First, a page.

Luwian Hieroglyphs are otherwise known as Hittite Hieroglyphs. The name Luwian comes from the three glyphs shown in the image. This is how they referred to themselves. The first glyph is unidentified. The sound La is associated with it. The second glyph is for mountain. It has the associated sound Wa. The third is also unidentified but has the sound A. Hence, the name is La-wa-a.
Sometimes the sound attached to the glyph is not used but the name of the glyph is used as in a rebus. In other words, it is also possible they referred to themselves by the identity of the glyphs.
The following revisions for these symbols are suggested.
The first glyph: La or ley is still an appropriate sound to be attached to it. It is the root word of to lay, to lie and line. Perhaps it is an image of the place where ‘the two holes are” as it depicts. It suggests a specific place for perhaps the primary line of longitude. (Which is now in Greenwich, England but was not always.)
The second glyph: It is likely this refers to the mountain of ice that once overlaid the magnetic pole when it was at Hudson Bay. The two bumps repeat the idea of the the two holes seen in the first glyph and that form the bay. It may also suggest a set of dividers which is a tool used in navigation and engineering to transfer measures. The symbol shows an angle. Its name could then be the root of the word angle. Perhaps angle was once pronounced an-gal which reinforces the idea that the mountain was galled. The sound wa is still appropriate since Hittite is an Indo-European language and wa means woe. The word angst has the root word ang and also means woe.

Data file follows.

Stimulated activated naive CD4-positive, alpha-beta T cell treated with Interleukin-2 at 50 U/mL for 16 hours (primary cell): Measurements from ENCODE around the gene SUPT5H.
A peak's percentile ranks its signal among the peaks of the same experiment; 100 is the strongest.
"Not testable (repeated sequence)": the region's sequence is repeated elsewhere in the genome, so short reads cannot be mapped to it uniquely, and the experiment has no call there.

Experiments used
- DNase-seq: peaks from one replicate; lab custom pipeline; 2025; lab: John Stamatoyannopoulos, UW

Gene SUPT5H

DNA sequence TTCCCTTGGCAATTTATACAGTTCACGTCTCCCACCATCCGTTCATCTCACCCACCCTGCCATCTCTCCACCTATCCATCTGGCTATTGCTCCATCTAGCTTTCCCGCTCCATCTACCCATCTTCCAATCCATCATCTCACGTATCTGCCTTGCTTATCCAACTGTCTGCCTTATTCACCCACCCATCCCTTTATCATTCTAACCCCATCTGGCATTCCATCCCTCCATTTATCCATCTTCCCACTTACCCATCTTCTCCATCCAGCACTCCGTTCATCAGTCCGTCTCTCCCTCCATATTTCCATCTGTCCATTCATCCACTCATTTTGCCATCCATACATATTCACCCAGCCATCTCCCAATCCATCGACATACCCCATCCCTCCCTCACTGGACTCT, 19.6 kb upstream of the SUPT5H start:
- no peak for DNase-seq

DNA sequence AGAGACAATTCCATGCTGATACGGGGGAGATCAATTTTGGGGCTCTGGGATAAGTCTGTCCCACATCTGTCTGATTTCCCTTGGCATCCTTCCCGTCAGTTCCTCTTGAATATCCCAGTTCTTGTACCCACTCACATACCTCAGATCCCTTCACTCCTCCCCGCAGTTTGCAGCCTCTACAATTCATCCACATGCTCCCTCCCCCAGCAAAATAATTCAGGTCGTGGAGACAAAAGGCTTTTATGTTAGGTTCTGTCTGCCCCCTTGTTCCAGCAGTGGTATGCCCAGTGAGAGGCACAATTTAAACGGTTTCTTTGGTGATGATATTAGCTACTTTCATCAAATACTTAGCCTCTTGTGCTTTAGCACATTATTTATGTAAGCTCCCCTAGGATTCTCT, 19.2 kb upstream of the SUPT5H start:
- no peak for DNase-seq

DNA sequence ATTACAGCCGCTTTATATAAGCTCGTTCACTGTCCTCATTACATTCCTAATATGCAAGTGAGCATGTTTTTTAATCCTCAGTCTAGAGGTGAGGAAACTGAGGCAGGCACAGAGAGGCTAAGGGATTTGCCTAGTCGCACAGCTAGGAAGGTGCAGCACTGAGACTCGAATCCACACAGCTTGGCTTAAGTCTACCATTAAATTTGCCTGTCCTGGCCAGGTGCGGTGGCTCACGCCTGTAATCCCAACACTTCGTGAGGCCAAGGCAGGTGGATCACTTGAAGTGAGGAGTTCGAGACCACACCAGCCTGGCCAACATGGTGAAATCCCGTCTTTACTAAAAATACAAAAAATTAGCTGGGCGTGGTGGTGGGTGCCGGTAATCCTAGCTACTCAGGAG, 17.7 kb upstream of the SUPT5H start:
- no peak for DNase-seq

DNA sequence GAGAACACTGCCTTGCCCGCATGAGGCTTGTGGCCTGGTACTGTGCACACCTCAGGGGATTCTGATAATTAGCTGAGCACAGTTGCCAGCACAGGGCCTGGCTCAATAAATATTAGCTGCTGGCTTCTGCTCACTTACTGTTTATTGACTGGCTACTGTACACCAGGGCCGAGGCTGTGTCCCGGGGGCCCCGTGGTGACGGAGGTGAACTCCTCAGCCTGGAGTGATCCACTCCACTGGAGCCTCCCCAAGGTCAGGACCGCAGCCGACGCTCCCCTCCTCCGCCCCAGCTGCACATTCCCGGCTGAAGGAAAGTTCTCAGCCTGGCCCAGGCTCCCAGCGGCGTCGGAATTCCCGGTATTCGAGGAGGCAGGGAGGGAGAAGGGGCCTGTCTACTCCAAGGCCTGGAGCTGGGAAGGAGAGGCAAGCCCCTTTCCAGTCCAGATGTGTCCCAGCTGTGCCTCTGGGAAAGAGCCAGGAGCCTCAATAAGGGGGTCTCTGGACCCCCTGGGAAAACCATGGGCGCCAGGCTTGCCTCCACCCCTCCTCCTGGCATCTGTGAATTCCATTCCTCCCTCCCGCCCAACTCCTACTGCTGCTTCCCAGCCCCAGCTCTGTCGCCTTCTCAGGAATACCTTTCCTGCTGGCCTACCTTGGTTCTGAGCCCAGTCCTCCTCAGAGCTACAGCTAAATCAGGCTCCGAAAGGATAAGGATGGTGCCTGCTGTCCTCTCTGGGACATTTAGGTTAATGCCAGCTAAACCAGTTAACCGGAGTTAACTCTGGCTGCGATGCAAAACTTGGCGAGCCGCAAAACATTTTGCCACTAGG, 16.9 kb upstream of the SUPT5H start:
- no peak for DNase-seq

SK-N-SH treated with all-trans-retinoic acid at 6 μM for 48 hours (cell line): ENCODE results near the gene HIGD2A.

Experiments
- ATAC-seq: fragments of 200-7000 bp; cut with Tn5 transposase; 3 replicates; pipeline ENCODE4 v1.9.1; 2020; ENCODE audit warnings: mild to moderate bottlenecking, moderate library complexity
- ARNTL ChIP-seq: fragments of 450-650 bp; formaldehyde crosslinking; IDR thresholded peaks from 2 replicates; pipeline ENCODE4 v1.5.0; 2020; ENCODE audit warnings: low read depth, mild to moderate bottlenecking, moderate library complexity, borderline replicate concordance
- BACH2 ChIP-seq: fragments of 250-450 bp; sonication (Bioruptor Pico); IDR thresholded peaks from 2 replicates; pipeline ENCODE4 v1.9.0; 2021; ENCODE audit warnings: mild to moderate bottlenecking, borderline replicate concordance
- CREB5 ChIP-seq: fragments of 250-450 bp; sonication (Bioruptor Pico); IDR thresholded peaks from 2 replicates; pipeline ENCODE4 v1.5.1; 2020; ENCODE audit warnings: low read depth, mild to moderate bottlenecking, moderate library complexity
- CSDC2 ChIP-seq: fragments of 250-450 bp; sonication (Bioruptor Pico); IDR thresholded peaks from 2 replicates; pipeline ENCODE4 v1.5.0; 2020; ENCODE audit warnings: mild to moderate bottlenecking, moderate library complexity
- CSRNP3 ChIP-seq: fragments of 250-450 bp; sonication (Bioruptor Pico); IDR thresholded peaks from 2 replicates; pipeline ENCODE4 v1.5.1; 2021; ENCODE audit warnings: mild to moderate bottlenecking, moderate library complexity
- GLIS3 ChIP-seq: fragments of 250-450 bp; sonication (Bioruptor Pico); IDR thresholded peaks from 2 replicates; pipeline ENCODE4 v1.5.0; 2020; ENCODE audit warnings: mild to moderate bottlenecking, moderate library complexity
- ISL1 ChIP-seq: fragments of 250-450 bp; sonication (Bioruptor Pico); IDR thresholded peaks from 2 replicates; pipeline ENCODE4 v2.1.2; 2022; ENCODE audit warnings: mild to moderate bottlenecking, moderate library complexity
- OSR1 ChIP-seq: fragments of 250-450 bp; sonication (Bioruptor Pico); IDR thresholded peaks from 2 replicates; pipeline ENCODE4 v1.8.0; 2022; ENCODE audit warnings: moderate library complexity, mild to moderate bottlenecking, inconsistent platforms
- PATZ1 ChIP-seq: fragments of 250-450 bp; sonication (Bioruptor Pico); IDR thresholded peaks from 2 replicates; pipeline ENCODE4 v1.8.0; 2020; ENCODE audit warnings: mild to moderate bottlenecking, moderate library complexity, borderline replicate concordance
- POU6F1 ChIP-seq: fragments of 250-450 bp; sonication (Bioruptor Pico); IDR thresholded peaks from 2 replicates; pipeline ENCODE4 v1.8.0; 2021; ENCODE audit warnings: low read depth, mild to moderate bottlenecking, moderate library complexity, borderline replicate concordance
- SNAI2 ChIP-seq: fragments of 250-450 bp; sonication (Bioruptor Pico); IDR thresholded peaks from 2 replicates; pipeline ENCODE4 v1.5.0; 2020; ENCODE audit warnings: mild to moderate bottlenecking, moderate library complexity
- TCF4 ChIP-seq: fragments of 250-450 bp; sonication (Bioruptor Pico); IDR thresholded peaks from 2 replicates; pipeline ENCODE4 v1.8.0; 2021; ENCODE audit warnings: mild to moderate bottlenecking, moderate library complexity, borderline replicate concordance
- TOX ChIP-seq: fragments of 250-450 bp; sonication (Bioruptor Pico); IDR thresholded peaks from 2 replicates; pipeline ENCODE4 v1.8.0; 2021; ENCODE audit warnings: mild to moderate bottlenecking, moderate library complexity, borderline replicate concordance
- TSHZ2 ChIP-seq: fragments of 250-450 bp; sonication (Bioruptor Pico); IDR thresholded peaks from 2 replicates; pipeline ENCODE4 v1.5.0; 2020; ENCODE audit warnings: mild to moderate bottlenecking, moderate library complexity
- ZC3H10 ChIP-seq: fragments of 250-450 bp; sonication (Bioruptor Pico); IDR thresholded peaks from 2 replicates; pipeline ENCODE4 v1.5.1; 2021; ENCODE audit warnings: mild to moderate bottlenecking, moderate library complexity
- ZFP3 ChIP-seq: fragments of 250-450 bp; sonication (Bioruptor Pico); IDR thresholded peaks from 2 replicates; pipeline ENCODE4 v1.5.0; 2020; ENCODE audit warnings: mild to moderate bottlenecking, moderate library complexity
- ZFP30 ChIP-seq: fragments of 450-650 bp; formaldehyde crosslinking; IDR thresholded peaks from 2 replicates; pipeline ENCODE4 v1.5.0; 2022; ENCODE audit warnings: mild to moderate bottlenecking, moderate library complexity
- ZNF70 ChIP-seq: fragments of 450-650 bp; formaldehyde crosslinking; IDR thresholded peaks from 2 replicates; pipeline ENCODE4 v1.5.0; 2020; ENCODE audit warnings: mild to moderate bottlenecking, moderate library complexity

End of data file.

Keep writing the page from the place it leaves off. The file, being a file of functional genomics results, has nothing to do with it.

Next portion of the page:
The third glyph is associated with the sound a. It probably shows a knife, sword or dagger.
The symbols might be translated to mean “the measurers of angles and lines with respect to the galls from the daggers” and their name to La Ang-a as opposed to Luwian. It is not a big leap to their modern name. This begins to explain the origin of the name Angle or English which is poorly understood today.
This is too brief to give a real explanation. The next series of posts, although they seem unrelated at first, will eventually lead back to this very subject of Luwian or should we say Lay-Ang-a.
See Luwian Symbols by: Gunter Anders at http://www.hethport.uni-wuerzburg.de/luwglyph/Signlist.pdf
(updated Nov. 2018)